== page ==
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STUDIO NEWS - Endorphins & Exercise

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Endorphins
“Endorphins are neurochemicals produced in the body in the pituitary gland in response to stress and pain,” explains Dr. J. Kip Matthews, PhD, a sports psychologist. In layman’s terms, they’re kind of like natural painkillers. “They interact with opiate receptors in the body, which then minimizes our pain experience.”
Dr. Matthews says that scientists didn’t actually discover endorphins until the ’70s when a lot of research was being done on heroin and morphine addiction. “They were noticing that there were some specific receptors in our body that the heroin and morphine were acting on, and it didn’t make sense as to why we had these opioid receptions in our bodies,” he says. “That then led to the discovery of endorphins. And in fact, our bodies do produce these chemicals that have this painkilling aspect.”
Endorphins play a role in overall wellbeing by warding off pain & perpetuating pleasure. They work in conjunction with serotonin, ocytocin & dopamine to make us happy.
Exercise is one of the ways to release endorphins. Research has shown that moderate exercise will cause the release of endorphins. There are other ways to release it as well, such as eating chocolate or spicy food, drinking wine, laughing, meditating & having sex.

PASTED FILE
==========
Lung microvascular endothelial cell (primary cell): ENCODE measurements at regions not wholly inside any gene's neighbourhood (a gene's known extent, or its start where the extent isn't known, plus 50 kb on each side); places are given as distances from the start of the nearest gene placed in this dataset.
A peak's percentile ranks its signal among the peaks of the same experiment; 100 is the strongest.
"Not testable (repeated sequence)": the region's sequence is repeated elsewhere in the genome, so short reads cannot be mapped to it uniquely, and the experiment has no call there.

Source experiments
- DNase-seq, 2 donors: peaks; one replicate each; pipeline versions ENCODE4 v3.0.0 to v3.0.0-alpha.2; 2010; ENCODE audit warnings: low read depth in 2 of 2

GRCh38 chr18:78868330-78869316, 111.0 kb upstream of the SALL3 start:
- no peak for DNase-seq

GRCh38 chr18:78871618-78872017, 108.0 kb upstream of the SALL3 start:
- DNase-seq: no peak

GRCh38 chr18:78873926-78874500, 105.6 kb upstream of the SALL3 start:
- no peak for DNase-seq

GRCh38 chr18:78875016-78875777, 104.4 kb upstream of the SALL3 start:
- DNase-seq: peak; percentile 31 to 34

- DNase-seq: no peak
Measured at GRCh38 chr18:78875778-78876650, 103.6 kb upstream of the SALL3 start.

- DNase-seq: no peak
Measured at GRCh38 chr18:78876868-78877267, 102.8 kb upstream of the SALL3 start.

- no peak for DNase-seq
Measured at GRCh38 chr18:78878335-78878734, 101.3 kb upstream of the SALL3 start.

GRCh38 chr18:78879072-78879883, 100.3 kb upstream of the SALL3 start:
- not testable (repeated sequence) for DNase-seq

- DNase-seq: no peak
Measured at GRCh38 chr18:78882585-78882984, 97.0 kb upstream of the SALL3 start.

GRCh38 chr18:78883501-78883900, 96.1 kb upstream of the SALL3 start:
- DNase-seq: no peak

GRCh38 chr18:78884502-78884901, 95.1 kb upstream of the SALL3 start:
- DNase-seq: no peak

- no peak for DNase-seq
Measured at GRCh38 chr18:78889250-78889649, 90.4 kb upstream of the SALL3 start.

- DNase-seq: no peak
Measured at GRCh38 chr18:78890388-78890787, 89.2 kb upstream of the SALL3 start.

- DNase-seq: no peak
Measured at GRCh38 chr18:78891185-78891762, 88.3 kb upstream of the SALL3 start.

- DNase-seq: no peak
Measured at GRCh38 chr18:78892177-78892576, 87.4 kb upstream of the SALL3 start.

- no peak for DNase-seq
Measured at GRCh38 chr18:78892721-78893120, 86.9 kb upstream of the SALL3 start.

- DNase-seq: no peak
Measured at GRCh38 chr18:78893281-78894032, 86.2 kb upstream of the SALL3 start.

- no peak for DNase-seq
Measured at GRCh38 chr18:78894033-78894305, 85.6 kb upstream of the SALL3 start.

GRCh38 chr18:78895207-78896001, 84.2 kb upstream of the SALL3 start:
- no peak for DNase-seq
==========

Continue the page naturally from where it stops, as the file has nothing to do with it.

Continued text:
Focusing on exercise, the feeling you get after a workout can be endorphins being released into your blood system. It’s not just relief that the workout is done! Your body is actually responding to the heart rate & breathing increase. 
So a good workout can be beneficial not only from a physical point of view, but from a physiological one as well.

 

 


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Newsletter Archive
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Video Highlight - Frog on the Reformer
As with many Pilates exercises, pelvic stability is emphasized in this exercise, determining the range of motion you are able to accomplish while keeping your pelvis still is a challenge, after you’ve learned the choreography, of course!
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Frog on the Reformer
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